IN ONE CHART
As fears of a contested presidential election rise, investors are taking a look at how the market behaved during the closest precedent — the 2000 Florida recount battle between Democrat Al Gore and Republican George W. Bush.
The chart above tracks the performance of the S&P 500 (SPX) from Election Day, which fell on Nov. 7, through Dec. 15. Over that period, the S&P 500 saw ups and downs, declining 8.4%.
2000 might not offer much of a road map, making it difficult to draw many conclusions about what a contested outcome following the Nov. 3 election pitting President Donald Trump against Democratic challenger Joe Biden would mean for the market. But activity in the options market, as reflected by the Cboe Volatility Index futures curve, shows how traders see the potential for an extended period of volatility beyond the election.
Read: As America votes, traders look to profit on the volatility
The 2000 contest wasn’t the first muddled presidential election result in U.S. history, but they’ve been rare. Three elections in the 19th century were decided by the House of Representatives or after congressional intervention.
But analysts worry that the potential for disputes in several states over mail-in ballots could make for a much more contentious environment than was the case in 2000.
“After all, we do have the most divisive and unknowable election (unclear, contested or both) of our lifetimes coming on 11/3,” said Julian Emanuel, strategist at BTIG, in a note earlier this week. “2000’s Bush v. Gore ‘Hanging Chads’ could look like Constitutional child’s play by comparison.”
Analysts at UBS noted last month that plaintiffs already filed 192 lawsuits in at least 41 states arising from changes to voting procedures in the wake of the COVID-19 pandemic. Combined with other lawsuits that predate the coronavirus outbreak, the total number of challenges rises to more than 200.
The potential for trouble in the wake of this year’s election is drawing advance comparisons to 1876, when contested results in several states meant the election wasn’t decided until just before inauguration day, which was then in March.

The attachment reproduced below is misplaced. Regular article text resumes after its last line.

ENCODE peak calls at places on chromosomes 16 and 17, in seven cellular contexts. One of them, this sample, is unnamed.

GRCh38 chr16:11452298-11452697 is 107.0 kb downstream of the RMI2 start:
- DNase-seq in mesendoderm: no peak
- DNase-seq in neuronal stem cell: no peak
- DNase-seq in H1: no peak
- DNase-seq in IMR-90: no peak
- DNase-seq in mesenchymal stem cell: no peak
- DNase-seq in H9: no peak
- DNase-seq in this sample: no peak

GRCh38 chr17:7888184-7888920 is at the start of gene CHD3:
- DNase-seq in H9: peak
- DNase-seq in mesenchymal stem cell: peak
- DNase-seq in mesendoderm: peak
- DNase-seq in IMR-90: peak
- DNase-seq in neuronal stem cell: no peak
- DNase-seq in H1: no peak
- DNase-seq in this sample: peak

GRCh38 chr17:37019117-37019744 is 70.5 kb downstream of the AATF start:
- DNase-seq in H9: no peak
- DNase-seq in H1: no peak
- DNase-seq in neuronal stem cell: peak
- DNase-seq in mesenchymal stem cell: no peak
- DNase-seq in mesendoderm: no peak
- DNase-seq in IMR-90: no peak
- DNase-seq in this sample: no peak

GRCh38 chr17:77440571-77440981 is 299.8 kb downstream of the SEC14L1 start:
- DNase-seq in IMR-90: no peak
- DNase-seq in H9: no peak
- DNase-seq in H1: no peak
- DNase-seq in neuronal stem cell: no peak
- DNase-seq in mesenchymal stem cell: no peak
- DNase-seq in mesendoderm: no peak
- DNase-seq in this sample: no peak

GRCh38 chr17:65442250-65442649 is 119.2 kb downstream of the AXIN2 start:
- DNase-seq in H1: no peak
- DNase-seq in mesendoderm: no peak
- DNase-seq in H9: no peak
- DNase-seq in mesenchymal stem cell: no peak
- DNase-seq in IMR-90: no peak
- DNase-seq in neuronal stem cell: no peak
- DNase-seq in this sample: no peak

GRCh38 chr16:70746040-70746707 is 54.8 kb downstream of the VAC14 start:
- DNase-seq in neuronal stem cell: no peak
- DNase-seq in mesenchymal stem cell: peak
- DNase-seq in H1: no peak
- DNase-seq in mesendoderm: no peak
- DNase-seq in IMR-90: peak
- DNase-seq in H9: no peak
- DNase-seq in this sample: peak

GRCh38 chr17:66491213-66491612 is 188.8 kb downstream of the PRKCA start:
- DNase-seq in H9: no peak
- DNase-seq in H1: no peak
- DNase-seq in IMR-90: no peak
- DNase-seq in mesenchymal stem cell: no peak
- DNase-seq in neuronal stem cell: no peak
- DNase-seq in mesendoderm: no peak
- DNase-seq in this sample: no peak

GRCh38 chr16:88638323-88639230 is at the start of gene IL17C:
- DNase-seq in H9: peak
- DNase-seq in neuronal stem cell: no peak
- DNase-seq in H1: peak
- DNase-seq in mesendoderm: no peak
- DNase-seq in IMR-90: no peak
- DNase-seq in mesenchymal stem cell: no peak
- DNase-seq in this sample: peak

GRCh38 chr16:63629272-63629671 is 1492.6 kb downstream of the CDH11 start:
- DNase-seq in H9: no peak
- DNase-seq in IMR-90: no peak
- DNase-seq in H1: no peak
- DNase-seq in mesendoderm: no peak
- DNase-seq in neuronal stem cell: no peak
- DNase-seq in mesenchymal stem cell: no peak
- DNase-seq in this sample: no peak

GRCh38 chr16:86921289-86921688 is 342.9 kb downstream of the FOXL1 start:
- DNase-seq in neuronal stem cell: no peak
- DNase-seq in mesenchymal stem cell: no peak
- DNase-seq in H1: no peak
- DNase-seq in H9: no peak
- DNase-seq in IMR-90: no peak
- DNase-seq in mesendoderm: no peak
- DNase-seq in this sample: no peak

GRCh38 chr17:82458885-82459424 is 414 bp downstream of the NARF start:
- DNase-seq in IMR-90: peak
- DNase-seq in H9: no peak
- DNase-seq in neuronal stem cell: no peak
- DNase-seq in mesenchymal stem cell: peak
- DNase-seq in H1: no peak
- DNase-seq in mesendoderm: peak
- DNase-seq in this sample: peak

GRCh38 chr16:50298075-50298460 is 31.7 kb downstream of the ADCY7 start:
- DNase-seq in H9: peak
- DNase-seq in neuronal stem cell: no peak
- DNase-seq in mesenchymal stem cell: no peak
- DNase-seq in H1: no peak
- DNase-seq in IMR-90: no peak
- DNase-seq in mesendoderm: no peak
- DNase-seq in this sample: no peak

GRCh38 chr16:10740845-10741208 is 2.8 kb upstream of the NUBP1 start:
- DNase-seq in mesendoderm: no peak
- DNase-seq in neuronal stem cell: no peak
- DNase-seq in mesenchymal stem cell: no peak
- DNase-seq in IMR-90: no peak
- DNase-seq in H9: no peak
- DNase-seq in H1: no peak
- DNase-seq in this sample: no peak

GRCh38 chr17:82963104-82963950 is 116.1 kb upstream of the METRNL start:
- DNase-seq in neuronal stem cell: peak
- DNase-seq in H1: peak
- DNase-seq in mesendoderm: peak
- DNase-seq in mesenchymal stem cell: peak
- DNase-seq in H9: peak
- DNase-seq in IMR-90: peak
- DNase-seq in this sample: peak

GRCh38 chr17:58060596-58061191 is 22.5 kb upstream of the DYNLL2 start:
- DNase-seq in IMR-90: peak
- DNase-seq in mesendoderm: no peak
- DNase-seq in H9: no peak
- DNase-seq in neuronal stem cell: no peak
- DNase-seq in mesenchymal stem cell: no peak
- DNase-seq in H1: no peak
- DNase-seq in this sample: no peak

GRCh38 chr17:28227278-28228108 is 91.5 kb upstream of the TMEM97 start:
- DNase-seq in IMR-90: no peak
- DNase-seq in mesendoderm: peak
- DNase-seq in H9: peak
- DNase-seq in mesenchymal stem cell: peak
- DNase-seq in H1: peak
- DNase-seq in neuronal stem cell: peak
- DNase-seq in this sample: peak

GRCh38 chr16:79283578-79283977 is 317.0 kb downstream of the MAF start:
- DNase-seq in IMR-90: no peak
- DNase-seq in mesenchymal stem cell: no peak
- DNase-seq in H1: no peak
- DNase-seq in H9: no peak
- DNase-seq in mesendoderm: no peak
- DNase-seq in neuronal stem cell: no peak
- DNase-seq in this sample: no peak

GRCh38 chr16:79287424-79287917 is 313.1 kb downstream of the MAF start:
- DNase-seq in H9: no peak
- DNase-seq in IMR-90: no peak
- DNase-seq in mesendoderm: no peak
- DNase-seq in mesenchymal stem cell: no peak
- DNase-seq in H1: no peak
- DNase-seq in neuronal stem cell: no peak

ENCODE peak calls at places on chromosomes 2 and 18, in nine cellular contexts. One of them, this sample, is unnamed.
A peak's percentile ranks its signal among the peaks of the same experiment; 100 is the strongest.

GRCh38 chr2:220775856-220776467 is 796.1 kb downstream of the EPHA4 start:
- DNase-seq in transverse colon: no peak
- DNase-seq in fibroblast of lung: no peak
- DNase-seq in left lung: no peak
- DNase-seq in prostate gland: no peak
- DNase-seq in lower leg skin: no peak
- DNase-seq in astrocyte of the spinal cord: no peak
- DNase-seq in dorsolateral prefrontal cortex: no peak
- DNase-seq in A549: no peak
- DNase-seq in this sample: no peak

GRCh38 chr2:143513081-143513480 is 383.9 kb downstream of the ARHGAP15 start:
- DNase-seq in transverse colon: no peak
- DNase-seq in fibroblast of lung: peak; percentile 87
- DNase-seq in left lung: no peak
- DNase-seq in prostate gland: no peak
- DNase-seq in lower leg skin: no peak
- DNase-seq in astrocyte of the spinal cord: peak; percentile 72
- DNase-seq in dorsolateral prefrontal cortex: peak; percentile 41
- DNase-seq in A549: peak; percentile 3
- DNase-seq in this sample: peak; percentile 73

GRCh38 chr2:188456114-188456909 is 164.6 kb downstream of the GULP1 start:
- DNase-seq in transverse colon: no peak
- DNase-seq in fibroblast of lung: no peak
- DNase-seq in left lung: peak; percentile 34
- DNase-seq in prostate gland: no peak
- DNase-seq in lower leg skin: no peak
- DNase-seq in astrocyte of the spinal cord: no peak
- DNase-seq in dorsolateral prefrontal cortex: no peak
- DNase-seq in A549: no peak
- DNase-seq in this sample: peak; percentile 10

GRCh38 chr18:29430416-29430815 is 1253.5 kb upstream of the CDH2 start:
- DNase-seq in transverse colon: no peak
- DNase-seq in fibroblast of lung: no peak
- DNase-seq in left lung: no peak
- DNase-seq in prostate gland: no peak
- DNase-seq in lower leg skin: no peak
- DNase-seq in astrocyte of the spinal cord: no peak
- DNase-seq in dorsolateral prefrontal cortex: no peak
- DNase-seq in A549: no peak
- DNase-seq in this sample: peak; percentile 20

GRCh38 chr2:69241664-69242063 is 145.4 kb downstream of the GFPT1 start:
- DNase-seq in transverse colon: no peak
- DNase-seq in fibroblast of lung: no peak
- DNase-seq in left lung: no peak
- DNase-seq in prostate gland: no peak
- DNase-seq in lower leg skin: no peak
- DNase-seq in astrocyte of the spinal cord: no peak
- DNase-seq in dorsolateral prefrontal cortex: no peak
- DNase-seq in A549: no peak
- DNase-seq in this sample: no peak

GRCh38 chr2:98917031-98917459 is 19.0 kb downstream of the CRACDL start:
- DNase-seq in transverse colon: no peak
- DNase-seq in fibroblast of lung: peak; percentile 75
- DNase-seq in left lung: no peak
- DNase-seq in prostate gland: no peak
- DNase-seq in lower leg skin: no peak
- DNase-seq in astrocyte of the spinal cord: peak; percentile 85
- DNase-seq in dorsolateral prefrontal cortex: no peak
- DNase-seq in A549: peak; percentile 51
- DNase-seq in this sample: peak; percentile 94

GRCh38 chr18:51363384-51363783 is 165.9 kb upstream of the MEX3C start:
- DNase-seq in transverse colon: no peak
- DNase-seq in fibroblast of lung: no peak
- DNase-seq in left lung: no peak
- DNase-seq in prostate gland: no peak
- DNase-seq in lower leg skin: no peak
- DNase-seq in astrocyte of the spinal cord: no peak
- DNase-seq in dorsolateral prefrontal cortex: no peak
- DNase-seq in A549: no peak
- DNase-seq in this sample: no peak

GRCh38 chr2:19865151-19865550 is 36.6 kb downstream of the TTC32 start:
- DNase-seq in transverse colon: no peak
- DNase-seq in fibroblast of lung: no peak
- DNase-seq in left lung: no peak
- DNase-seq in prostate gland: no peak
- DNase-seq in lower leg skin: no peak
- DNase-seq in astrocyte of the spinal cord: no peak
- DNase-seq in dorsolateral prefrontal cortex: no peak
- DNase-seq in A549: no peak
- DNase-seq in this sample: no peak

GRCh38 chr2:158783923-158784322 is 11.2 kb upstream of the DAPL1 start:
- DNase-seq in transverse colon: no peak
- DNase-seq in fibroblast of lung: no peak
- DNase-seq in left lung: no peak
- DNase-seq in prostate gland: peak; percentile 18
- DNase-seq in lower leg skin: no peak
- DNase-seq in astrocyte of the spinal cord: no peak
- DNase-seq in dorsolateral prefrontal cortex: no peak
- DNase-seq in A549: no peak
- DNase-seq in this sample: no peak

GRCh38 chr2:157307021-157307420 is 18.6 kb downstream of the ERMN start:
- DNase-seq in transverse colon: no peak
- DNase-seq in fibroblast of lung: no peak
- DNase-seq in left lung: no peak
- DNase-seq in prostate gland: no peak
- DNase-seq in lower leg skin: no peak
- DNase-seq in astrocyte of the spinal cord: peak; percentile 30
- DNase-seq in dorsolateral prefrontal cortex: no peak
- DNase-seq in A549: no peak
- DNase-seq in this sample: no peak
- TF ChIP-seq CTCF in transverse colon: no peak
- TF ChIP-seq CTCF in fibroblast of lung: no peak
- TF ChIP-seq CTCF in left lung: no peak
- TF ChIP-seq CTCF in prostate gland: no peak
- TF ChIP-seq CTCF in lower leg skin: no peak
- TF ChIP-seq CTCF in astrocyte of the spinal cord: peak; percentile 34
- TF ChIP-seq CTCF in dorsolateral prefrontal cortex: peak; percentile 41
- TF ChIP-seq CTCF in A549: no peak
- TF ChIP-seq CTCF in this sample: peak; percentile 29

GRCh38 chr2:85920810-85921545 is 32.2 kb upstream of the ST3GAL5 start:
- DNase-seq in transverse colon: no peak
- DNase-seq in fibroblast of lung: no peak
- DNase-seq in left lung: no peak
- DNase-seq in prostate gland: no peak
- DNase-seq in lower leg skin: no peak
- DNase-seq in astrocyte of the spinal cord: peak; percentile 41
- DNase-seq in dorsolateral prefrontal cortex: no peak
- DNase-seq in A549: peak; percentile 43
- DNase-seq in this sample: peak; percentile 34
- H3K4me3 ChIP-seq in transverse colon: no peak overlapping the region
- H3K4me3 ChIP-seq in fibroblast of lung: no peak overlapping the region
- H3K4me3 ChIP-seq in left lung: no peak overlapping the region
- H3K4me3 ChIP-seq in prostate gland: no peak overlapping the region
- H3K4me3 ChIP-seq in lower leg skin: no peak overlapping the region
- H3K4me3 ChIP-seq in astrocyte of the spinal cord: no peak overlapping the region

Such worries weren’t soothed when Trump late Wednesday refused to commit to a peaceful transition of power following the election, telling reporters “we’ll have to see what happens…I’ve been complaining very strongly about the ballots. And the ballots are a disaster.” Trump was referring to mail-in ballots, which he has asserted, without evidence, are prone to widespread fraud.
White House press secretary Kayleigh McEnany , in a Thursday news conference, said Trump “will accept the results of a free and fair election.”
Trump also suggested the Supreme Court would have to make a ruling on the outcome of the election, emphasizing that a new justice, replacing Ruth Bader Ginsburg, who died last week, should be confirmed before Election Day.
The battle over a Supreme Court nominee already was seen all but eliminating prospects for an agreement between congressional Democrats and the White House on an additional round of spending aimed at shoring up the economy as it attempts to rebound from the COVID-19 pandemic.
Stocks ended higher Thursday after a choppy session that saw major benchmarks flip between gains and losses, with the S&P 500 up 0.3% a day after finishing just shy of correction territory, defined as a pullback of 10% from a recent peak. The Dow Jones Industrial Average
(DJIA) rose 52.31 points, or 0.2%.